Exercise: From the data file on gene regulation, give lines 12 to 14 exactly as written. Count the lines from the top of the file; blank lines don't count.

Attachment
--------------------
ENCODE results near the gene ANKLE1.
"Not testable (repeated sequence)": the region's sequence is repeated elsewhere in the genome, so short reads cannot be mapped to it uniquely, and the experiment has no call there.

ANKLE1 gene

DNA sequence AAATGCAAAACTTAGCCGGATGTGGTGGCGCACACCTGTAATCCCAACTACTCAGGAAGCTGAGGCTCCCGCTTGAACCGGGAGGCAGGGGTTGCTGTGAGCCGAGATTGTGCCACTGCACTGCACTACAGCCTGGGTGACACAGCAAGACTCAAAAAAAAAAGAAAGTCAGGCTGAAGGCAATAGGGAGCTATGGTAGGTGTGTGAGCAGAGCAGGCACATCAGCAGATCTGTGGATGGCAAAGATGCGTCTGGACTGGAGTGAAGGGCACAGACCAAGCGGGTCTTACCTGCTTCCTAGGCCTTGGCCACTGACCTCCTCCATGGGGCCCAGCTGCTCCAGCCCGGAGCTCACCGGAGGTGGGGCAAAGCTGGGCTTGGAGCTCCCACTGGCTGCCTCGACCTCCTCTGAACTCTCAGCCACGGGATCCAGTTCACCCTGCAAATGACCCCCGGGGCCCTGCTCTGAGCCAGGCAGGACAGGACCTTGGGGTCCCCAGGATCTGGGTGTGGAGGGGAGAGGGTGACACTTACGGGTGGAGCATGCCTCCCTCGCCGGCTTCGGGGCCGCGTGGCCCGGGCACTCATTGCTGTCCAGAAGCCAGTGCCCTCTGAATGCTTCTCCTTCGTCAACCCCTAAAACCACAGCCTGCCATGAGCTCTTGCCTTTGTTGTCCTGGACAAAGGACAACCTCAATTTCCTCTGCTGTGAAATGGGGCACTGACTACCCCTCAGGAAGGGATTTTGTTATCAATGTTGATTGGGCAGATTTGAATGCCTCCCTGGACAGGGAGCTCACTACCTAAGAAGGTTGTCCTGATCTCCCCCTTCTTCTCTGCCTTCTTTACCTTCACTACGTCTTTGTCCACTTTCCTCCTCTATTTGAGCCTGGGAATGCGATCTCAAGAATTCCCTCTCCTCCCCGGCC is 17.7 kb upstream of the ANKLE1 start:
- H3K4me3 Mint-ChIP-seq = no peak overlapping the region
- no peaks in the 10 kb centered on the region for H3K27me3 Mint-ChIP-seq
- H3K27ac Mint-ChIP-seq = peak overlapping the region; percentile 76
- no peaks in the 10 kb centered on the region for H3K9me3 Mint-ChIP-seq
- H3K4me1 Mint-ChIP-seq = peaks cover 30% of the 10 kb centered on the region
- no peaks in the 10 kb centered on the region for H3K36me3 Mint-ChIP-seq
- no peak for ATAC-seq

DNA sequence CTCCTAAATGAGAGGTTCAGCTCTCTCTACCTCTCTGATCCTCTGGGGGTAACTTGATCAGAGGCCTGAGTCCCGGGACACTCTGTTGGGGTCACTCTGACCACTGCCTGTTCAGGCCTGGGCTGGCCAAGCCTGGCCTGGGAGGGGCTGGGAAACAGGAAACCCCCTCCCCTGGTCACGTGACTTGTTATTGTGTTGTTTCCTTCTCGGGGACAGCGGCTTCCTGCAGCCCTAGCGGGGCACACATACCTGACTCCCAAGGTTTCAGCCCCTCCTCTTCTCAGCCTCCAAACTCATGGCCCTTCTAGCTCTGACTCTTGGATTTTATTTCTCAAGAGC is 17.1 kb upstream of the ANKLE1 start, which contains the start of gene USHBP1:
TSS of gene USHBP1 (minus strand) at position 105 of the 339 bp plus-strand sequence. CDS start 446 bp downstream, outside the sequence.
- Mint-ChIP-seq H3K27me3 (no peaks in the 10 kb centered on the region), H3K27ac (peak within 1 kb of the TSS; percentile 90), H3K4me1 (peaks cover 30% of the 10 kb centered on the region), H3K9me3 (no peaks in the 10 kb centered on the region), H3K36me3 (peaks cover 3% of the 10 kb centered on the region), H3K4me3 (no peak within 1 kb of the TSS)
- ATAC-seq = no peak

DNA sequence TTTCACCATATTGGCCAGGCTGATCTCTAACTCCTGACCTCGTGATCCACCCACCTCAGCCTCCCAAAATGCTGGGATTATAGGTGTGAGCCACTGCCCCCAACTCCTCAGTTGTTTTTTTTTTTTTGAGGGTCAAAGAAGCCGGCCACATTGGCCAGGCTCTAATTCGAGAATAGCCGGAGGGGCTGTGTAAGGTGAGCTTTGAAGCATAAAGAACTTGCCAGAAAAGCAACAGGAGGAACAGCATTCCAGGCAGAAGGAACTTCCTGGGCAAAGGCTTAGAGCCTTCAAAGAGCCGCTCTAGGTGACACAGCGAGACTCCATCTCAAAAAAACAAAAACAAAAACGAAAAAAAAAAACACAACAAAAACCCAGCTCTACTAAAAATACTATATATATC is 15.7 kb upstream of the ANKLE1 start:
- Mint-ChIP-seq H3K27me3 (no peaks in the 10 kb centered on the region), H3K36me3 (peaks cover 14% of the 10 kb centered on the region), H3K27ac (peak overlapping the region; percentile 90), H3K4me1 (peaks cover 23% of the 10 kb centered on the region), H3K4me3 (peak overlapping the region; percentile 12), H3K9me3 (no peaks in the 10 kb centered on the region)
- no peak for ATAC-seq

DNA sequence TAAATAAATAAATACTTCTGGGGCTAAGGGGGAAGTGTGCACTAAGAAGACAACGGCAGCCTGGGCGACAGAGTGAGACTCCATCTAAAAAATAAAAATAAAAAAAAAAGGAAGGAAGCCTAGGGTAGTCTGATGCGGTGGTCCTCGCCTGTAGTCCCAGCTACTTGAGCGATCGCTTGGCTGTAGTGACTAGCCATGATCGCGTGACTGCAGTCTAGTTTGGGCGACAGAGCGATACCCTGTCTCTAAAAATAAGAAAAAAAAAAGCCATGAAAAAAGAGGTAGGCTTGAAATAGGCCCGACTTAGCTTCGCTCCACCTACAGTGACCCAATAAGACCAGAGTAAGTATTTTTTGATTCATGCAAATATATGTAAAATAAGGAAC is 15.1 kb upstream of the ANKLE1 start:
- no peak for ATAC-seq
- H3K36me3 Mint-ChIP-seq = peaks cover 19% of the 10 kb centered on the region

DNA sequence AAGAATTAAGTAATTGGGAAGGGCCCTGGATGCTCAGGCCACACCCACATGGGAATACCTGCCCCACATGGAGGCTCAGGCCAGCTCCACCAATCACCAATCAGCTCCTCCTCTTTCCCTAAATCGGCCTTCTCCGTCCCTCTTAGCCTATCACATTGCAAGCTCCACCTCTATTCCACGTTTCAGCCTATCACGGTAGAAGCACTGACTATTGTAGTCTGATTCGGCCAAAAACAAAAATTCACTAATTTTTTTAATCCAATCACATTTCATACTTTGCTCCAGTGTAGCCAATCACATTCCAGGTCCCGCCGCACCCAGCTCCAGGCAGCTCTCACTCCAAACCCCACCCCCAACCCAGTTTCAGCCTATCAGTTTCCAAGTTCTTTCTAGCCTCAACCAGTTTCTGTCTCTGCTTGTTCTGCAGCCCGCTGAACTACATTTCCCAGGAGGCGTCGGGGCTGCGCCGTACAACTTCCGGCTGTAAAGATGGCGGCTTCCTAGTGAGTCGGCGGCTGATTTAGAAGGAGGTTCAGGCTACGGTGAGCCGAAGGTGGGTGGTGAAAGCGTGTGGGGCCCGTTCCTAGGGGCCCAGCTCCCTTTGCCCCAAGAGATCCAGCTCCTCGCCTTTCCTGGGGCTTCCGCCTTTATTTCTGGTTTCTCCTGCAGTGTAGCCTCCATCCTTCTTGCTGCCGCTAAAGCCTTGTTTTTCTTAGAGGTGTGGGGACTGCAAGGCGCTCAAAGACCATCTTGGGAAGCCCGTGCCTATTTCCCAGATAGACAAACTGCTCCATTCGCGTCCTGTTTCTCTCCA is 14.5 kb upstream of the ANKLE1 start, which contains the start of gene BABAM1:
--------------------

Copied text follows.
DNA sequence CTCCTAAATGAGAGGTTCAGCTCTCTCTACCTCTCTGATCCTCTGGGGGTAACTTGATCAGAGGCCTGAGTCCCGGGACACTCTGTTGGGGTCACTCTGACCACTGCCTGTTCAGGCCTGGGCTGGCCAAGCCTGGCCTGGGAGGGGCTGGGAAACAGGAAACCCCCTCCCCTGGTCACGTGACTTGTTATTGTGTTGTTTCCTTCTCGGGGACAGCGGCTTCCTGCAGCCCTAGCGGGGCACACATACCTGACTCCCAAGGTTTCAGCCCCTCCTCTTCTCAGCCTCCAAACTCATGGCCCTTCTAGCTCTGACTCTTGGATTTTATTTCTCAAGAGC is 17.1 kb upstream of the ANKLE1 start, which contains the start of gene USHBP1:
TSS of gene USHBP1 (minus strand) at position 105 of the 339 bp plus-strand sequence. CDS start 446 bp downstream, outside the sequence.
- Mint-ChIP-seq H3K27me3 (no peaks in the 10 kb centered on the region), H3K27ac (peak within 1 kb of the TSS; percentile 90), H3K4me1 (peaks cover 30% of the 10 kb centered on the region), H3K9me3 (no peaks in the 10 kb centered on the region), H3K36me3 (peaks cover 3% of the 10 kb centered on the region), H3K4me3 (no peak within 1 kb of the TSS)